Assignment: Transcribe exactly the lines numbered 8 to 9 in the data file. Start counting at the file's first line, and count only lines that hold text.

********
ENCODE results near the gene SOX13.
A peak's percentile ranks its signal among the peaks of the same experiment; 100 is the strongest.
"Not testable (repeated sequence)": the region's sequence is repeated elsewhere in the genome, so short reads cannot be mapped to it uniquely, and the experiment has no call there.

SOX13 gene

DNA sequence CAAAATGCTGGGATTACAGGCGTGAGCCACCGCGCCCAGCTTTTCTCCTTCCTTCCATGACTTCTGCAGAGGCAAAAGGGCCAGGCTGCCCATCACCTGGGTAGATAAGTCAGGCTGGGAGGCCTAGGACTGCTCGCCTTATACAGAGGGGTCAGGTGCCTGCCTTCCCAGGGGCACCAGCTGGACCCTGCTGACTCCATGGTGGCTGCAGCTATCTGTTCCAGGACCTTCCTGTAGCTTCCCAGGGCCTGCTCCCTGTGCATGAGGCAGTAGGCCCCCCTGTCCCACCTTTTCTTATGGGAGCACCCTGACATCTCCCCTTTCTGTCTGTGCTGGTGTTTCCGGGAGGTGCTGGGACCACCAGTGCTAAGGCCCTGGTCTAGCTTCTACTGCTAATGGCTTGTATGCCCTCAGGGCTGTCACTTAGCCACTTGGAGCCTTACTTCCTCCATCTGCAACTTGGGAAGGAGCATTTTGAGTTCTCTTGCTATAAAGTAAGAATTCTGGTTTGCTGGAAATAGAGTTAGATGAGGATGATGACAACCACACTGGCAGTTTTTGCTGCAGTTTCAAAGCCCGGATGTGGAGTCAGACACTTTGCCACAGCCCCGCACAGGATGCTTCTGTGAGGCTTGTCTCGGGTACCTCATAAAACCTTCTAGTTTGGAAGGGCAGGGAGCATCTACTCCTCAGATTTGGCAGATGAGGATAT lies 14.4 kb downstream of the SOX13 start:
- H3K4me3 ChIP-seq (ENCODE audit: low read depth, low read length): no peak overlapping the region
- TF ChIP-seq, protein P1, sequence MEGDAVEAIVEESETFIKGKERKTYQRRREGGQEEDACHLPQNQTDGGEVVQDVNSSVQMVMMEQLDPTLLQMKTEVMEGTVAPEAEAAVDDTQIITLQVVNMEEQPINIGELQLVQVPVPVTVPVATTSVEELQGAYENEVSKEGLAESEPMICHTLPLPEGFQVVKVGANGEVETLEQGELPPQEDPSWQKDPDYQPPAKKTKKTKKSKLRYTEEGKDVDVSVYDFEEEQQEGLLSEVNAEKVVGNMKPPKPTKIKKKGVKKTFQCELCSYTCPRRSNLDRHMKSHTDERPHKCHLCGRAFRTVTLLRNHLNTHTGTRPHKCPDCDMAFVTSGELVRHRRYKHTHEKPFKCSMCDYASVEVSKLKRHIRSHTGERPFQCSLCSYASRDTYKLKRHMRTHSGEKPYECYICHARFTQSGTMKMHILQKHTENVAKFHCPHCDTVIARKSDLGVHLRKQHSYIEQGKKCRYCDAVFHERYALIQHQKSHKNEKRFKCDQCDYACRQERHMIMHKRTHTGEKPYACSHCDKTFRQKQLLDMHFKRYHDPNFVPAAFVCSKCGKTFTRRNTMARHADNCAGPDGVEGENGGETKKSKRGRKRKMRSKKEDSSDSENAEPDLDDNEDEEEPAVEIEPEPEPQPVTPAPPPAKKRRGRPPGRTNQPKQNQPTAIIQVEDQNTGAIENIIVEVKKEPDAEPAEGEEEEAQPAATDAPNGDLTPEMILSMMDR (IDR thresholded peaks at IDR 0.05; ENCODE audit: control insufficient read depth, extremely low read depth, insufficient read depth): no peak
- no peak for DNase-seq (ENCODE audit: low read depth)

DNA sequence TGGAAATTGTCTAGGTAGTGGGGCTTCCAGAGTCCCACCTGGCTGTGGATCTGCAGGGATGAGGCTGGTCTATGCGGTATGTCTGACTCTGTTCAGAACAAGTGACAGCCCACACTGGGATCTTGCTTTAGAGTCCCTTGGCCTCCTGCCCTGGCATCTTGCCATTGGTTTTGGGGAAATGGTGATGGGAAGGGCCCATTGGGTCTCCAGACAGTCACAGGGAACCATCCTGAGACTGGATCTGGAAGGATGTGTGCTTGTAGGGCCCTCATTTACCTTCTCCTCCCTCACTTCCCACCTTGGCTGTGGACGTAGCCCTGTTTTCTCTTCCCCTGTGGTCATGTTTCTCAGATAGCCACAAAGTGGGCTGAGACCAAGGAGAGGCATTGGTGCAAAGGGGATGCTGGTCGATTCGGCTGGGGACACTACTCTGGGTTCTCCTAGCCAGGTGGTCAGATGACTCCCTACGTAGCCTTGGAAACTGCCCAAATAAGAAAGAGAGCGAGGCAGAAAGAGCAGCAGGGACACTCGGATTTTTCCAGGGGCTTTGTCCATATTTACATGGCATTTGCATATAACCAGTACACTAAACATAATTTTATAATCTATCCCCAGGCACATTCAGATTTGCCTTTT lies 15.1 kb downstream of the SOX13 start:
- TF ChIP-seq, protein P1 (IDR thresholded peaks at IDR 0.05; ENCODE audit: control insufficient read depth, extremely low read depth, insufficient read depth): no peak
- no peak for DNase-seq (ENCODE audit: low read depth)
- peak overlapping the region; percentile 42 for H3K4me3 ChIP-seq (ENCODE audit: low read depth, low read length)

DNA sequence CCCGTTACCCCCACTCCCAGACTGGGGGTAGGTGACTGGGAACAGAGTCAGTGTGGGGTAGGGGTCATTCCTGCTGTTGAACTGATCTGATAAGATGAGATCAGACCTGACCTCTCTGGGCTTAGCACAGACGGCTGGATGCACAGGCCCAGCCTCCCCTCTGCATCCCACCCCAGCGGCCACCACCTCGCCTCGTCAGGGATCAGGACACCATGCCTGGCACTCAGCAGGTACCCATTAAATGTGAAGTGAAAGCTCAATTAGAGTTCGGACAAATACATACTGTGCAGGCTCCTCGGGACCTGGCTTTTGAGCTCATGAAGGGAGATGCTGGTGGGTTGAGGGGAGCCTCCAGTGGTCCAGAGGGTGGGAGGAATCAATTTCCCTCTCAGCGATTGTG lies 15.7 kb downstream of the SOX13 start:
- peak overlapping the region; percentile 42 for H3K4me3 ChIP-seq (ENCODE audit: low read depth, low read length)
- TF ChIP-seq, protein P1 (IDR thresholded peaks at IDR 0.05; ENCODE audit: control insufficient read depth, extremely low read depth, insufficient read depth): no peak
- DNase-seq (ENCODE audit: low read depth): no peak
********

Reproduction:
- no peak for DNase-seq (ENCODE audit: low read depth)

DNA sequence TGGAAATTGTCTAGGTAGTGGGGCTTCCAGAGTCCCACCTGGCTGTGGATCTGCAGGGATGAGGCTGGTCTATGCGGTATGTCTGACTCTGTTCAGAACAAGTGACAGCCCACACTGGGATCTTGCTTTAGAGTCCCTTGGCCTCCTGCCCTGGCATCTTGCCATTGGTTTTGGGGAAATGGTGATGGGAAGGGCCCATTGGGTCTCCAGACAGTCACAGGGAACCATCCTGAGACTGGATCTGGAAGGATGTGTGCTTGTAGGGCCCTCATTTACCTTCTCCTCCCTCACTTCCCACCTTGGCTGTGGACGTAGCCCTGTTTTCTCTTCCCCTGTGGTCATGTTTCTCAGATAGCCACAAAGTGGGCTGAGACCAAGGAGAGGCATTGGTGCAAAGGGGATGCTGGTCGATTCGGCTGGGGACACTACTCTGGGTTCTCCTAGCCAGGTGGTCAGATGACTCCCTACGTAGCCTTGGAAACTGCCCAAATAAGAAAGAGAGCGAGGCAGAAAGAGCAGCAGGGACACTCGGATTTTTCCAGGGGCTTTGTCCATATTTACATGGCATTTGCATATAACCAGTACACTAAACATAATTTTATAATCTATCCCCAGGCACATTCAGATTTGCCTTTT lies 15.1 kb downstream of the SOX13 start: